WWE's Mid Card Talent Deserves a Whole Lot More Respect

John KindelanAnalyst IIIJune 27, 2012

The WWE's mid card talent deserves a whole lot more respect from those watching WWE programming. I say those watching rather than using the word fans because the term fan is just short for fanatic, and a fanatic will love something its favorite thing, whatever that may be, does.

There are some that are pure WWE fans, there are some enthusiasts, and then there are those that just watch. I would qualify myself as an enthusiast, I like the show and have been watching for over 30 years and rarely complain. But there are those who just watch and then complain and act as arm chair quarterbacks. They have a critique for everything and doubt the business making decisions of the man who's kept a TV show on air longer than anyone.

Being an enthusiast of the show it bothers me to see the WWE's mid card talent constantly being disrespected by other watchers of the show and some that comment here on the site. The most recent uproar against the mid card talent comes from the announcement of the upcoming Money In The Bank pay per view. It was announced that the WWE Championship MITB match will only consist of former WWE champions. This caused a lot of those watchers to complain that the 'young guys' aren't going to get a shot to elevate themselves up.

This to me comes across as disrespectful, the statement implies that those competing at a mid card level really never achieve greatness. On top of that there are constant marks out there who go on about how certain superstars are either never given a shot, or make statements as if it were about time that the particular superstar they enjoy gets put in main event matches.

photo courtesy of wn.com
photo courtesy of wn.com

My usual go to guys in cases where I would like to point out that not everyone who is great becomes main event status are Ricky The Dragon Steamboat and Rowdy Roddy Piper. Two legends who have had some of the best matches in WWE/WWF history and yet neither one of them ever held the world title. But as these are two superstars from the '80s era, I thought I would go through and take a look at the ever loved '90s Attitude Era and see how that fares in this debate.

The '90s too had their greats and one day Hall of Famers who had great matches but were never in contension for the main titles. In the list below I will state that these performers never held the championship, but that will be referring to either the WWE or World Heavyweight championships. They have held titles such as the Intercontinental, The US Title, The European Title or Tag Team Champions but not once did they hold either the WWE or WHC titles. 

Mr. Perfect - a superstar who spanned eras and is considered one of the greats of all time never held the championship.

The British Bulldog, Davey Boy Smith - gained mass notoriety as a tag team champion and held other titles but never the other two.

Jeff Jarrett - Multiple holder of the Intercontinental Championship but had to buy his own company before he could be a world champion.

Goldust - Another wrestler who has spanned generations but never held the championships.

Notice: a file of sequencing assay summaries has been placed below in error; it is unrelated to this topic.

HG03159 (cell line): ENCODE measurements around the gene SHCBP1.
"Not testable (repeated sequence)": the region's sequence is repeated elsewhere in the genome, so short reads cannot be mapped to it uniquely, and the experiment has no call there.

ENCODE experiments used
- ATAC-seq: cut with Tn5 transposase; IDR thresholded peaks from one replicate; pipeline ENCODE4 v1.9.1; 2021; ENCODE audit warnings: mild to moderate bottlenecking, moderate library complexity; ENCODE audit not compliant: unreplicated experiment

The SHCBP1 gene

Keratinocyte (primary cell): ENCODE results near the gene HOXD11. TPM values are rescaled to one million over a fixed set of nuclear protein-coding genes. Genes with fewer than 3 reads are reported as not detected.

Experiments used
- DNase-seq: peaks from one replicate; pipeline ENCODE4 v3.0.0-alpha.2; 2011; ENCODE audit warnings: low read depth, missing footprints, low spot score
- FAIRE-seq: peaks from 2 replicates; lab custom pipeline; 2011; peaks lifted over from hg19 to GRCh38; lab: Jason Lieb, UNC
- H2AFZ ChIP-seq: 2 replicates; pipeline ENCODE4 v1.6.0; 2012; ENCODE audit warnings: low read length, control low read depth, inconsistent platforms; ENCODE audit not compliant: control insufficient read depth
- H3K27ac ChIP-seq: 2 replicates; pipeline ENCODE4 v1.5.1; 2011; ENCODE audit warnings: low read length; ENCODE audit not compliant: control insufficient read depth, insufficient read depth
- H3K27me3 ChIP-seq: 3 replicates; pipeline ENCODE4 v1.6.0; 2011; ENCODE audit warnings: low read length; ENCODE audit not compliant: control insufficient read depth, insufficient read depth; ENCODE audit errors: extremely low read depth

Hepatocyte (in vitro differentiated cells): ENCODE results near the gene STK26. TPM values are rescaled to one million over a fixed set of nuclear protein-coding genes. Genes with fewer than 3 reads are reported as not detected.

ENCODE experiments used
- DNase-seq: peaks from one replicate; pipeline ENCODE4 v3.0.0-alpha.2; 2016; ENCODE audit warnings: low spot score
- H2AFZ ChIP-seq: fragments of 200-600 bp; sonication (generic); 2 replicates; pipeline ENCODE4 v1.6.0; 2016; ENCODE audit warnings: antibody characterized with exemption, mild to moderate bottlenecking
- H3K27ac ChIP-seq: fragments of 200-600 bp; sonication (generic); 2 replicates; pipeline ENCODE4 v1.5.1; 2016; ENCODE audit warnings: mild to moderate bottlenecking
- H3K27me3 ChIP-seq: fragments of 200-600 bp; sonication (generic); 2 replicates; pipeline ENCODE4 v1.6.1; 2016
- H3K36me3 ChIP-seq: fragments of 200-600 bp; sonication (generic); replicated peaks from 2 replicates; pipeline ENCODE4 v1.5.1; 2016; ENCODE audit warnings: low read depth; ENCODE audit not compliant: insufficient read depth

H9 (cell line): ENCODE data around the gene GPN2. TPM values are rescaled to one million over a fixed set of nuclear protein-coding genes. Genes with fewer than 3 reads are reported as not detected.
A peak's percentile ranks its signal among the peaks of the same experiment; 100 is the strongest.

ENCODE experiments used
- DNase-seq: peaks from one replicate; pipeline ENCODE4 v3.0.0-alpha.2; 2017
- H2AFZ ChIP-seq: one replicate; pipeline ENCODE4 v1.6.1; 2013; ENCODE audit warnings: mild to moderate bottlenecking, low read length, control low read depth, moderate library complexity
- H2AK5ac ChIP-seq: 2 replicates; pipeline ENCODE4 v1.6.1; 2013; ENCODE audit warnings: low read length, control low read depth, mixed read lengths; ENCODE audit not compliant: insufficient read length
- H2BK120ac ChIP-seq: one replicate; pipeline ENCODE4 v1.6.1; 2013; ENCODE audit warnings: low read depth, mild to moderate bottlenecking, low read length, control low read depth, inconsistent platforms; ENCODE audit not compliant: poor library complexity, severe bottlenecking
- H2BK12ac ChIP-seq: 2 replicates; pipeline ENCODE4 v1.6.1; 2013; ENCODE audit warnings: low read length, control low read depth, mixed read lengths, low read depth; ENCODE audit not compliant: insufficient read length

Ken Shamrock, Owen Hart, Val Venis, Road Dogg, The Godfather, Shelton Benjamin, Umaga and D'Lo Brown were all great talent, all successful and popular in the WWE never held the championships.

But I suppose the biggest name of the Attitude Era that never held a major championship but earned a giant reputation has to go to Scott Hall/Razor Ramon. He's known for his accomplishments as a Intercontinental Champion and as one of the founders of the NWO. Even in WCW where some could argue that he was used more with main event guys he never held the World Heavyweight Championship.

The WWE is a television show when it all comes down to it, and on a television show their are the leads and the supporting cast. It doesn't make the supporting cast any less valuable for the role that their playing, they do their part and when they do it well they sometimes should stay in that role and keep doing it well. There are those that start in the role of mid card/supporting roles that move up and become the leads. In fact in the WWE you have to work your way up to get to the top.

Guys like Shawn Michaels, Triple H, Chris Jericho, The Undertaker, John Cena, Randy Orton, Mick Foley, Ric Flair, Edge, The Rock and Stone Cold Steve Austin all competed at the mid card level but they had that thing at some point that escalated them into a spot to be in the lead role. Usually it involves someone who was in the spot not being there anymore, someone has to leave or step down. Guys like Cena and Orton got as big as they did because guys like The Rock and Stone Cold left the show. 

When people who watch the show make comments like its about time Kane got a push, or it's about time they started using Mark Henry like that it seems wrong. Kane and Mark Henry were great in every role they've been in, whether it was the monster that didn't speak and just came out and choked slammed Bob Holly eight times in the ring, or playing the role of Sexual Chocolate and having a love affair with Mae Young. They were great, they were popular and they deserve the respect for doing what they did and the roles they played.

Not every superstar will be the lead of the show, some guys will always be those going for the other belts and working that mid card level. They have to; it's what carries the show from beginning to end. Show them the respect they deserve for the work they're doing. 

Be sure to check out all my other articles here on Bleacher Report as well as my stuff over at The BOOM Page, where we cover WWE and other pop culture. 

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